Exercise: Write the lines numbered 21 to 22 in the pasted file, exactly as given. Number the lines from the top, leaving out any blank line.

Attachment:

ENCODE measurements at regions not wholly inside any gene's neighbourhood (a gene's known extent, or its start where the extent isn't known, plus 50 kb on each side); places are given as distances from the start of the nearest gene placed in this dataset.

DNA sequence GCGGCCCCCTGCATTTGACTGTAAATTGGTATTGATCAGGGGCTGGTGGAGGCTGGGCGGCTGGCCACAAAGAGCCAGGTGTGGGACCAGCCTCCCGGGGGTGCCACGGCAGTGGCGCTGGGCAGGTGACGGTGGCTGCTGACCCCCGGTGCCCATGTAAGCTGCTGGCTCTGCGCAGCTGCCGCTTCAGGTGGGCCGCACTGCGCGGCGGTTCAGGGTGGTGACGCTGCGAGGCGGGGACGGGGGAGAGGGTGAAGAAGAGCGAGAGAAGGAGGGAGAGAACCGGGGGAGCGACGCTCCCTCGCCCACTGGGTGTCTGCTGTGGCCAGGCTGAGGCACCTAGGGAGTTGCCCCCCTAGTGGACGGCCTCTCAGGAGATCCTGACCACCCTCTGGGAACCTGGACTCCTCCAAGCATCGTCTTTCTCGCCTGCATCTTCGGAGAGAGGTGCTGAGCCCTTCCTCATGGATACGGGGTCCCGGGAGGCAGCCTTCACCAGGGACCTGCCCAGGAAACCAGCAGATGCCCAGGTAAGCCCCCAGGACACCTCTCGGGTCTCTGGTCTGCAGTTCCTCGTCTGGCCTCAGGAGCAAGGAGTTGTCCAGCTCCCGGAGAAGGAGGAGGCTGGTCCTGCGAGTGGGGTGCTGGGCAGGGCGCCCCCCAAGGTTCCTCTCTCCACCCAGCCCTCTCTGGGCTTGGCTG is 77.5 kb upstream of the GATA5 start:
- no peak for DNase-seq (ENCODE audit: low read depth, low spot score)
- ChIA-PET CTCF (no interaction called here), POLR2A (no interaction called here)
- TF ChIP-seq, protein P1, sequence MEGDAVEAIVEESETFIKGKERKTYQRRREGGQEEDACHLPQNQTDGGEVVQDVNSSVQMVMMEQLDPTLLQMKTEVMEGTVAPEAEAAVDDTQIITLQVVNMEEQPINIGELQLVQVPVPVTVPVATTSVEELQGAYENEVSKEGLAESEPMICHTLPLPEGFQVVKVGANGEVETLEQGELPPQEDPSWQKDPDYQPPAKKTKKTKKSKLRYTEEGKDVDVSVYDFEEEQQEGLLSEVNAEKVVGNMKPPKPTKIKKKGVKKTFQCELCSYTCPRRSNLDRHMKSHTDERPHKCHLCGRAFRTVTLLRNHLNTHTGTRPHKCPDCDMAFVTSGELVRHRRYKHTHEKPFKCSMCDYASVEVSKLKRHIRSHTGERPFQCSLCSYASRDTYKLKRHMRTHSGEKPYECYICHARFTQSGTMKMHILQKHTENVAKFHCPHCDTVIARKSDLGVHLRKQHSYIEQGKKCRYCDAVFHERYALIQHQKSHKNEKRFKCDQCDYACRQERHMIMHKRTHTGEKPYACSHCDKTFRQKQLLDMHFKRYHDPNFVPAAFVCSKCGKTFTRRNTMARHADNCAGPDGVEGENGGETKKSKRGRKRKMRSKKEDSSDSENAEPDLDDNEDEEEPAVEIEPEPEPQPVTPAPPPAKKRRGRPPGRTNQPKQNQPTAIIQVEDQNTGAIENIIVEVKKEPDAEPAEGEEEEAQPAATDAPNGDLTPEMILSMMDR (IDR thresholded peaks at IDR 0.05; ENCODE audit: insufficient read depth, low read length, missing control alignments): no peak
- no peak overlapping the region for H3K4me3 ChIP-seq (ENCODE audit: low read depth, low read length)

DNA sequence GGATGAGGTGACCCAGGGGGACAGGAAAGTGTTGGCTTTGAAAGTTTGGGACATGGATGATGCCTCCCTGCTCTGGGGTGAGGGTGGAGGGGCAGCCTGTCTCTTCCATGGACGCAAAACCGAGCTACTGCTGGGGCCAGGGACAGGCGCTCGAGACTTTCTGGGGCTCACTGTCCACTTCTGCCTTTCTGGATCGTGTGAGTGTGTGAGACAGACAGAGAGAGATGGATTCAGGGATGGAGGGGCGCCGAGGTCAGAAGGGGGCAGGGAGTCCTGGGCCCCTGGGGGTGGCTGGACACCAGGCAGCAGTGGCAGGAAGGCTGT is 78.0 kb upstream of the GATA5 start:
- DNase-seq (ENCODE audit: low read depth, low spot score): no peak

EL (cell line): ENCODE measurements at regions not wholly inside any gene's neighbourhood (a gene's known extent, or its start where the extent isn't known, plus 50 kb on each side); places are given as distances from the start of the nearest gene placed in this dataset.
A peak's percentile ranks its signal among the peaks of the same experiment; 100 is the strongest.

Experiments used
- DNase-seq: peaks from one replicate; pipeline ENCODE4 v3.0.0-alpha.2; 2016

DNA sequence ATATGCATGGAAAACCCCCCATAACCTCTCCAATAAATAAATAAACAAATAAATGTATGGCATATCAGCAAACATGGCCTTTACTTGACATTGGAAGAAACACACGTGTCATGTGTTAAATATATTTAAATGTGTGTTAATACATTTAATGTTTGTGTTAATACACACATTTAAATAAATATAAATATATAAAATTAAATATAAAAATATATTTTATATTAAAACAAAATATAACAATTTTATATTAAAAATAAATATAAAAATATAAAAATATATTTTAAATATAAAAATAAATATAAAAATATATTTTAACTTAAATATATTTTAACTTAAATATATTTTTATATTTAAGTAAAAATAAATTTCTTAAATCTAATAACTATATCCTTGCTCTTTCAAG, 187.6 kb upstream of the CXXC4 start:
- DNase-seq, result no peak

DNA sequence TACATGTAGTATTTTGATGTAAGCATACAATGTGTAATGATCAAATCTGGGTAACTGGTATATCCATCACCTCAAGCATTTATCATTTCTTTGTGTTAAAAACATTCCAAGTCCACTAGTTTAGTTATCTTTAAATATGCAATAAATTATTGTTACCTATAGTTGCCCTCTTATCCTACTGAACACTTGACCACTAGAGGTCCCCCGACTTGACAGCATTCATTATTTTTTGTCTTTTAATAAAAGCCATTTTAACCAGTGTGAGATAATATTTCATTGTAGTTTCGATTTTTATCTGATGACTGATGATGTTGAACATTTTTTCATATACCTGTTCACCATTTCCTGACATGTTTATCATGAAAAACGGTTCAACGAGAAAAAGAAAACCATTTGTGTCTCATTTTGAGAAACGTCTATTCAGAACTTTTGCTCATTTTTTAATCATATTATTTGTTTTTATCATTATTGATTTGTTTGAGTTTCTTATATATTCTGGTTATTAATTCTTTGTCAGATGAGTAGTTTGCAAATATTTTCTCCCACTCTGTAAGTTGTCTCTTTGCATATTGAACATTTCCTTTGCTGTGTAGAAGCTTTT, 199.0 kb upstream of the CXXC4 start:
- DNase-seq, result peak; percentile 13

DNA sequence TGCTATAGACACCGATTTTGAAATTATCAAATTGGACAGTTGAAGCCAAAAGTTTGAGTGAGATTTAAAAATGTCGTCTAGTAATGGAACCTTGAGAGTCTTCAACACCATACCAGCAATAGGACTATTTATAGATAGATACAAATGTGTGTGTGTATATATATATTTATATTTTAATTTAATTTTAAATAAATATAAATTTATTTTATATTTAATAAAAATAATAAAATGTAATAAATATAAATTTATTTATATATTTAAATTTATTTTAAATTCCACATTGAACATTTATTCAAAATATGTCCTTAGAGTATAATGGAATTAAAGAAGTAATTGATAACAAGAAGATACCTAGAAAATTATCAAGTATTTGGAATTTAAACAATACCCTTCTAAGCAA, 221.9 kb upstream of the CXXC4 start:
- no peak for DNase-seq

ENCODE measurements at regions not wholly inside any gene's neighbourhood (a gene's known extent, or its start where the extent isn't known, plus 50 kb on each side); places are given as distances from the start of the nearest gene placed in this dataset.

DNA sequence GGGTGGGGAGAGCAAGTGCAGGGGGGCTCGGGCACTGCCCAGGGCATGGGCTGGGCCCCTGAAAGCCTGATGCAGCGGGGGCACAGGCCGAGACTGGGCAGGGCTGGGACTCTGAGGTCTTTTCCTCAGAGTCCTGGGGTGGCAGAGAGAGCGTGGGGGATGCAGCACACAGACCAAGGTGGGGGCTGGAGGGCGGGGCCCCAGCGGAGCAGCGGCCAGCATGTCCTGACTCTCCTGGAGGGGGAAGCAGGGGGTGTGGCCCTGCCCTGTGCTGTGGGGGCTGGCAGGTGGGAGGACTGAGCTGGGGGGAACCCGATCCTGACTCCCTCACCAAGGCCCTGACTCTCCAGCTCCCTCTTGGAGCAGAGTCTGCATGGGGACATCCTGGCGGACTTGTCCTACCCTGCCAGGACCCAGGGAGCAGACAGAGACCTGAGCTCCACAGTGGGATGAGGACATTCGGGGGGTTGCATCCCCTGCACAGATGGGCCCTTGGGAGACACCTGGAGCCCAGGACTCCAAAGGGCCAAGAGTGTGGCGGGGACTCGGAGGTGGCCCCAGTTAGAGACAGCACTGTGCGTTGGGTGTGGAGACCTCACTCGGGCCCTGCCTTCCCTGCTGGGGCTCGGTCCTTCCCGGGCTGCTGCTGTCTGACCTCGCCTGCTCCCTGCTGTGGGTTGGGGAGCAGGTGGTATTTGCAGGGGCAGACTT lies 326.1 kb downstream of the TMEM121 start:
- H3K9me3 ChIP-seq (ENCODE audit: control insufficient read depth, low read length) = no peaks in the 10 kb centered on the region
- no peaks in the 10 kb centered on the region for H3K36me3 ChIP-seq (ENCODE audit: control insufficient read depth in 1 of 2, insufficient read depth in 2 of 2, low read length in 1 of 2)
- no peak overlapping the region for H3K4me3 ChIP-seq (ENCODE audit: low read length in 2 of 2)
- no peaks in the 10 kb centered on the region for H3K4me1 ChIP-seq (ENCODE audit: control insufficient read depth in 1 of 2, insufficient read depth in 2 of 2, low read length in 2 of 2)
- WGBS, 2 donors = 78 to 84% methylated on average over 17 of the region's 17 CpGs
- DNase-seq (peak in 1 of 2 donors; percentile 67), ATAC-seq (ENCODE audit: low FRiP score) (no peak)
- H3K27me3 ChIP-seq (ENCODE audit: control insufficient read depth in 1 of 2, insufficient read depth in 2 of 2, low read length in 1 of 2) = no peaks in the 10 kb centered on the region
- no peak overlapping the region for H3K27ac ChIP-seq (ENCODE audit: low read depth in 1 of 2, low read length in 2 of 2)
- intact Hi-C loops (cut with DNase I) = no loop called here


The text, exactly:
- H3K9me3 ChIP-seq (ENCODE audit: control insufficient read depth, low read length) = no peaks in the 10 kb centered on the region
- no peaks in the 10 kb centered on the region for H3K36me3 ChIP-seq (ENCODE audit: control insufficient read depth in 1 of 2, insufficient read depth in 2 of 2, low read length in 1 of 2)